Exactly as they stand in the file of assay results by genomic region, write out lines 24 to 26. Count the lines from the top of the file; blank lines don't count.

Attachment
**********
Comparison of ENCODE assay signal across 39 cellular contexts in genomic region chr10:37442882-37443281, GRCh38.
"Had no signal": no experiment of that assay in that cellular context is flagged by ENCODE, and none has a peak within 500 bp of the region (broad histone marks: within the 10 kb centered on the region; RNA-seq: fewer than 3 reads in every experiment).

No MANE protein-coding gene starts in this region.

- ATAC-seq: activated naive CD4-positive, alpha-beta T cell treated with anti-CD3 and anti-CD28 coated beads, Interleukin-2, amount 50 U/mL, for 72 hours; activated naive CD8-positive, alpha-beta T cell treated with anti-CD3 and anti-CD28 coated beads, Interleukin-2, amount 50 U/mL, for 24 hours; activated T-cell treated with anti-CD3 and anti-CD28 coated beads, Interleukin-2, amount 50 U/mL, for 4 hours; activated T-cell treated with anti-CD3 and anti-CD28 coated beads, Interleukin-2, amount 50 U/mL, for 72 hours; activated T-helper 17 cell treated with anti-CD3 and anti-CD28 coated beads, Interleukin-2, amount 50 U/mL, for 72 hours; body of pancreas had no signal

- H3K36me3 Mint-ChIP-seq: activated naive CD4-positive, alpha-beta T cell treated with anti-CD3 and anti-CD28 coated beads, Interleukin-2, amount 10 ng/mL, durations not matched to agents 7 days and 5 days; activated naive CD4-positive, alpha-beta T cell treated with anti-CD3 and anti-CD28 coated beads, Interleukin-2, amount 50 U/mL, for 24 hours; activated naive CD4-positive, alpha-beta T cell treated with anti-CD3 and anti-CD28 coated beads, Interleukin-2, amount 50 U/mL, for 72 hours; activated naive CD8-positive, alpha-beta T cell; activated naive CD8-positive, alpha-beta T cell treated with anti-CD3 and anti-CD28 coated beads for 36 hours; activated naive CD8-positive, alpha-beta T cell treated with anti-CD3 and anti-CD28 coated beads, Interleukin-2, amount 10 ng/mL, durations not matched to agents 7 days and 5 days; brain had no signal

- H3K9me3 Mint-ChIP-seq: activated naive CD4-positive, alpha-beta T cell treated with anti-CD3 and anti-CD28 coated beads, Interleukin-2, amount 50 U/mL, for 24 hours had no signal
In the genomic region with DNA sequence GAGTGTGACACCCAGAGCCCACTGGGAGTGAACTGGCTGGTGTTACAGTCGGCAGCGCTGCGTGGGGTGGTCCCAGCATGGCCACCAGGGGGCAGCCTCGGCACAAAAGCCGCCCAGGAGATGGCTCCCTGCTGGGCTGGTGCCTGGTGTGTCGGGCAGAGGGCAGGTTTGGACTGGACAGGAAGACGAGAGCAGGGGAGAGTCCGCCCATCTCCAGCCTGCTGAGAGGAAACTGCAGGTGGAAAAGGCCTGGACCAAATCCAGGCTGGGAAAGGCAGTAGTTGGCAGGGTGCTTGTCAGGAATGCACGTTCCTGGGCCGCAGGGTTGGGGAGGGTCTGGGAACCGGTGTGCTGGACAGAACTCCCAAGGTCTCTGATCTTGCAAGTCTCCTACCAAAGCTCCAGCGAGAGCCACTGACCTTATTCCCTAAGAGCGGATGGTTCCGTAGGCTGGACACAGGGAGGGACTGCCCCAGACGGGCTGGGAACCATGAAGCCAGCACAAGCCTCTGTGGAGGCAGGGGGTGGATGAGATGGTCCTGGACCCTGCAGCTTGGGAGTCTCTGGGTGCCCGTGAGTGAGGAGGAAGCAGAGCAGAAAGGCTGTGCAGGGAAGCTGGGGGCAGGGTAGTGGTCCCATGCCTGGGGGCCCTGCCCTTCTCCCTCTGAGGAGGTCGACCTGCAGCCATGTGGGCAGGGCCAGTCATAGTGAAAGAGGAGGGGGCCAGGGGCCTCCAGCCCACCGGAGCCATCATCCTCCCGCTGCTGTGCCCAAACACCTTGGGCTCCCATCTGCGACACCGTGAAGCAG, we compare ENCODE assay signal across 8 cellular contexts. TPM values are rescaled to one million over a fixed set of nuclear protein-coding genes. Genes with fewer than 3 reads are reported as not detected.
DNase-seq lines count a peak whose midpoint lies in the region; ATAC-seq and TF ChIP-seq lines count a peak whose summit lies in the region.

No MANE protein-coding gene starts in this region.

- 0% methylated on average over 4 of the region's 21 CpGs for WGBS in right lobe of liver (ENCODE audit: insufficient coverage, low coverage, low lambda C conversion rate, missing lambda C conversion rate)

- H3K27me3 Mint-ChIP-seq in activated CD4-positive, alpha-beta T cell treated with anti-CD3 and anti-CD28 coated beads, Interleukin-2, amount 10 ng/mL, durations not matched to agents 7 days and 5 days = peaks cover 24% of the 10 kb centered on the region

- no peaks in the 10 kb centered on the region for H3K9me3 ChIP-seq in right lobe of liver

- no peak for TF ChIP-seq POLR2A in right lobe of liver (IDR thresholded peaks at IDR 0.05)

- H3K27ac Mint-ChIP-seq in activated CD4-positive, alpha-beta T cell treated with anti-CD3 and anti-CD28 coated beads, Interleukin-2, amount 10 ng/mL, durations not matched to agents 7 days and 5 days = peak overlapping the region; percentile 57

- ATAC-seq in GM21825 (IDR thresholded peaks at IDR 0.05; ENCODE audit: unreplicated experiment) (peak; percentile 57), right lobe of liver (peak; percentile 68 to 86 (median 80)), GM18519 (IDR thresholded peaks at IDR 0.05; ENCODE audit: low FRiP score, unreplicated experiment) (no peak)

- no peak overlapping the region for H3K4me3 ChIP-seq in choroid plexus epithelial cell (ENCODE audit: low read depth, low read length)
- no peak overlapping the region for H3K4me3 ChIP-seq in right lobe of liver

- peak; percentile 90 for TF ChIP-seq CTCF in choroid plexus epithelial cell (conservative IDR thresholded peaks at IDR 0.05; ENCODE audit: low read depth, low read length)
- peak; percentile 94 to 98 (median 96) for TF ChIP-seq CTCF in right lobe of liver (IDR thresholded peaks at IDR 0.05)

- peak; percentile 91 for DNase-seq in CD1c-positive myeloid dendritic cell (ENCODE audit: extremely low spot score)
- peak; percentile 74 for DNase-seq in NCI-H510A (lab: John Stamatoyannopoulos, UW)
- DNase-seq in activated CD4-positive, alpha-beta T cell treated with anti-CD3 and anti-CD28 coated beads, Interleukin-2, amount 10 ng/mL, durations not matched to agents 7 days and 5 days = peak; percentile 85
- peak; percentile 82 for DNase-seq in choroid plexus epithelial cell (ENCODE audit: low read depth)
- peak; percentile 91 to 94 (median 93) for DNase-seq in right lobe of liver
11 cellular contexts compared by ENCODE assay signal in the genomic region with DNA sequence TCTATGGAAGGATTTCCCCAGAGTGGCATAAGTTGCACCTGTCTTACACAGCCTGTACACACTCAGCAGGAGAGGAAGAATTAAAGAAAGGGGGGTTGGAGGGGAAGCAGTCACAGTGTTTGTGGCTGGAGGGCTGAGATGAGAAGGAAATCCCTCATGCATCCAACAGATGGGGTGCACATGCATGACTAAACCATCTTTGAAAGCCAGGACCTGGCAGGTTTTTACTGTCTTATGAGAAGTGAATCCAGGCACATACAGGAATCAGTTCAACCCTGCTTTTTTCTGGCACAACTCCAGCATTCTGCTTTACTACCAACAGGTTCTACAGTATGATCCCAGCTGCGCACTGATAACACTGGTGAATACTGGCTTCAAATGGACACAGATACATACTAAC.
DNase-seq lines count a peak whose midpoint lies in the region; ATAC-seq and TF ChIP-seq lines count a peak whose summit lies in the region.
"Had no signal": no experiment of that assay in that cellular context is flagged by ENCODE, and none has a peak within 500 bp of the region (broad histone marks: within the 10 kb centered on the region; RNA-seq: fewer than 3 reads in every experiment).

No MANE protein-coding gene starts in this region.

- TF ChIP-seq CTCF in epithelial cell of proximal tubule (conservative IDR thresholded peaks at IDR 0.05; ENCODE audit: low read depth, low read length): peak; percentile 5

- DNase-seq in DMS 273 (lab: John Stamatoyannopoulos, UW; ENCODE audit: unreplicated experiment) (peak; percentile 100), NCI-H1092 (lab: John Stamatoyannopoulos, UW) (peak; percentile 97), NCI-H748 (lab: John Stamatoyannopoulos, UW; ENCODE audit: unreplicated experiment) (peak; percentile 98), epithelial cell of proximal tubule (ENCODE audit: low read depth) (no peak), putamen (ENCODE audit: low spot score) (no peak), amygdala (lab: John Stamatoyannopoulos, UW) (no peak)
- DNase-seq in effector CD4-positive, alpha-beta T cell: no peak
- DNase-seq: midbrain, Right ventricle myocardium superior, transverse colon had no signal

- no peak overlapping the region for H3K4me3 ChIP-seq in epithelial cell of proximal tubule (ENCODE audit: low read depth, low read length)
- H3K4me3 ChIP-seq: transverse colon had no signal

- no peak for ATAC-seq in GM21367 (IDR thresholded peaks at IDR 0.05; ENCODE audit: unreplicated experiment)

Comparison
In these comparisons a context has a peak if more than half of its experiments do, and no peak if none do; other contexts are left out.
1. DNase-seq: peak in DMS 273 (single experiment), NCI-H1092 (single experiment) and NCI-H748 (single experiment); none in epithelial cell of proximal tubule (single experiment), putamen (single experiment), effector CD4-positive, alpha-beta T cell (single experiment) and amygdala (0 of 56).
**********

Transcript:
- peak; percentile 91 to 94 (median 93) for DNase-seq in right lobe of liver
11 cellular contexts compared by ENCODE assay signal in the genomic region with DNA sequence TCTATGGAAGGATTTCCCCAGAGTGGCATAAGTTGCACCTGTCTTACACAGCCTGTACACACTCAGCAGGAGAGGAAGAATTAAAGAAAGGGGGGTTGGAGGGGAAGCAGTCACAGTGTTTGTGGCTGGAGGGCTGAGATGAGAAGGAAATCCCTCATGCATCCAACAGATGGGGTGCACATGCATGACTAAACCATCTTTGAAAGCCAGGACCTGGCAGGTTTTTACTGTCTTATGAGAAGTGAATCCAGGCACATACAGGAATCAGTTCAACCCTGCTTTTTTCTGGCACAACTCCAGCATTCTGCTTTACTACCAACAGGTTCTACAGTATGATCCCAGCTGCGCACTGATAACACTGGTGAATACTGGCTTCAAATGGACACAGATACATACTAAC.
DNase-seq lines count a peak whose midpoint lies in the region; ATAC-seq and TF ChIP-seq lines count a peak whose summit lies in the region.